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Antique/Collectibles
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English and French silversmiths began making silver tea services in the early 1700s. These were considered an upscale improvement on ceramic tea sets. Silver tea services generally included a teapot, a matching coffee pot, a sugar dish, a creamer, a waste bowl for used tea, and a matching tray. While not necessarily considered part of the tea service, teaspoons, sugar spoons, and sugar tongs often accompanied these sets. Some of the most elaborate tea services were produced during the Victorian era. Toward the end of the 19th century, design preferences shifted again as silver tea services became much more simplified and streamlined, putting them years ahead of the overall aesthetics of the time. By the early 20th century, the look of silver tea services varied greatly from region to region. There are two types of sterling silver tea sets and coffee pots. The first are made of Sheffield silver, which describes an English plating technique developed in the 1740s, in which a sheet of sterling silver was fused to a sheet of copper, creating a strong, bi-metal sandwich that could be formed and chased like sterling silver.
We would be happy to do what we can to help you with your purchase. We pride ourselves on being able to offer you the highest quality French antique sterling silver flatware sets.
Visit us now: http://estate-sterling.com/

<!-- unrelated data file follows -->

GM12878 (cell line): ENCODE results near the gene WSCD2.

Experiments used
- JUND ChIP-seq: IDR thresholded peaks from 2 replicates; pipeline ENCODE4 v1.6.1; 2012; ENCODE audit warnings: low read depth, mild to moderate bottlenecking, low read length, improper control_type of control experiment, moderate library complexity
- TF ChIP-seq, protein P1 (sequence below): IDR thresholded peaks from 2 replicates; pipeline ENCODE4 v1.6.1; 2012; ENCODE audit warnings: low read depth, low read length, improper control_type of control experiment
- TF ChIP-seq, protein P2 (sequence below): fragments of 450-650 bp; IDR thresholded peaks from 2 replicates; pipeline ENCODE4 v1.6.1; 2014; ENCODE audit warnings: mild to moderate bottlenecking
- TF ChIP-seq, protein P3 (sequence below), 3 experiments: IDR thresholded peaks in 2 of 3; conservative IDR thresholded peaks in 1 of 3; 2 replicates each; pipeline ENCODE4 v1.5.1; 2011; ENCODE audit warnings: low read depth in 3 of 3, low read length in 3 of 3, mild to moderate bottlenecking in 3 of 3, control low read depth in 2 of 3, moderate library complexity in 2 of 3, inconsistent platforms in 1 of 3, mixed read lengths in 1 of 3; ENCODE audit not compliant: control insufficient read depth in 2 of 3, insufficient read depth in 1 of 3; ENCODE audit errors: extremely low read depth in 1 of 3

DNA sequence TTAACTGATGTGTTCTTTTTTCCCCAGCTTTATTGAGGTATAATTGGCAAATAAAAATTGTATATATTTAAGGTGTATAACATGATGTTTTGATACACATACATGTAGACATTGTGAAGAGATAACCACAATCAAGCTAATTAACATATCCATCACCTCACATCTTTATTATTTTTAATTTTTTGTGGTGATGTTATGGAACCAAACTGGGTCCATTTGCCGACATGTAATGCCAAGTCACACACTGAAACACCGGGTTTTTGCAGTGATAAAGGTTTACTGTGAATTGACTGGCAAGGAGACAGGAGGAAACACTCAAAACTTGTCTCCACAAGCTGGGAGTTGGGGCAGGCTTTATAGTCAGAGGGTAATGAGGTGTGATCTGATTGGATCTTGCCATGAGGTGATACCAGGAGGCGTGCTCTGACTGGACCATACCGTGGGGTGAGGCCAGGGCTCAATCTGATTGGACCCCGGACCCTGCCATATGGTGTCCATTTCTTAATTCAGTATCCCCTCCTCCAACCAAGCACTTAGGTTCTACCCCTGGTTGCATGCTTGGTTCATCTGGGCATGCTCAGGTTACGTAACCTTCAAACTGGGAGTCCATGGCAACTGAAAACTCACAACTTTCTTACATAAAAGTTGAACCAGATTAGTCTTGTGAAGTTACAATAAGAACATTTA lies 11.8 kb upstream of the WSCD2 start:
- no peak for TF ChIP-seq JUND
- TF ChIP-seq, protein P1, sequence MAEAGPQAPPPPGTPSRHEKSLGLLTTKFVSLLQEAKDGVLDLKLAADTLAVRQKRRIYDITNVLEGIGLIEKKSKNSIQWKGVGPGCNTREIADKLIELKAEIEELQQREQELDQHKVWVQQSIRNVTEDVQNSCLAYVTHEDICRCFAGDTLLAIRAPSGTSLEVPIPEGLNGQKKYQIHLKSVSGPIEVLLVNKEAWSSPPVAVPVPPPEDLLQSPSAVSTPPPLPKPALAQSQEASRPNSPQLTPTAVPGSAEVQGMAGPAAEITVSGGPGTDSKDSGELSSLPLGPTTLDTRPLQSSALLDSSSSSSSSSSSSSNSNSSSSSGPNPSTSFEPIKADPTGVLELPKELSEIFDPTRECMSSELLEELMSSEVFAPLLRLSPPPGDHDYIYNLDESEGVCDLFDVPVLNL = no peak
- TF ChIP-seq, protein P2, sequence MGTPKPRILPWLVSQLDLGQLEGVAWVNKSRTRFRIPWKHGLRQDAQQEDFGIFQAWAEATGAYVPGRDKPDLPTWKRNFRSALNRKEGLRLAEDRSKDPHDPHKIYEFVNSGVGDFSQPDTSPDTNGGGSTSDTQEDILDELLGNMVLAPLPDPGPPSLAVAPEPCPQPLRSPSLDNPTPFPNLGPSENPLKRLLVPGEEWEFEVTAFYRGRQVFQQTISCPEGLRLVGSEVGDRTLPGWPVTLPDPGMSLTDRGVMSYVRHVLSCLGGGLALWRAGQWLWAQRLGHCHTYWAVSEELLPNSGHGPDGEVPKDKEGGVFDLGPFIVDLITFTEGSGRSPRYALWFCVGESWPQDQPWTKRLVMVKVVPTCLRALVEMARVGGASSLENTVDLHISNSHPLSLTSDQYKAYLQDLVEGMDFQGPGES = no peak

Date: 5/9/2017
88 rue Lafayette, 75009, Paris, France, France $0
Silverware or flatware is almost always marked, and you can read silver marks on your tableware or flatware with a keen eye or a magnifying glass, particularly if you know where to look. You also need to know how to read the marks if you want to know the type of silver, silverplate, or stainless you have.
Collectors are usually interested in sterling silver, since it is more valuable than most of the silverplate or stainless. You may just be interested to know how or where your silverware or flatware is marked. Here are some clues.

Check the backside of the flatware.
Look for sterling silver marks. Much silver is marked "sterling" but it may also be marked .925. See the David Andersen Norway set above that is marked both sterling and .925. Less than sterling silver, but still silver, may be marked .900 or .800. Some pieces just have the English hallmarks (three symbols) and they are sterling silver.

If you are looking to buy antique silverware visit us now http://estate-sterling.com/
Date: 4/21/2017
88 rue Lafayette, 75009, Paris, France, France $0
Caring of sterling silver flatware is very easy. Please follow these steps: -
1. After each use, promptly wash or rinse your sterling with hot water and dry it.
2. If you hand-wash your sterling, use a mild detergent.
3. Do not leave your sterling sitting in water, as soaking can permanently damage the metal.
4. Keep sterling and stainless steel flatware in separate baskets in the dishwasher.
5. Polish your sterling once or twice a year, whether or not it has been used regularly.
6. Make sure your sterling is completely dry before you store it.
7. If using occasionally: Place sterling in the provided flannel flatware bag or in a wooden storage chest with a protective flannel lining.
8. Do not wrap your sterling in rubber bands, plastic or newspaper, or in any material with high sulphur content.
9. Remove any tarnish by buffing your sterling with a soft cloth and silver polish.

For sale, purchase of Sterling silver flatware visit - http://www.estate-sterling.com/
Date: 3/21/2017
88 rue Lafayette, 75009, Paris, France, France $0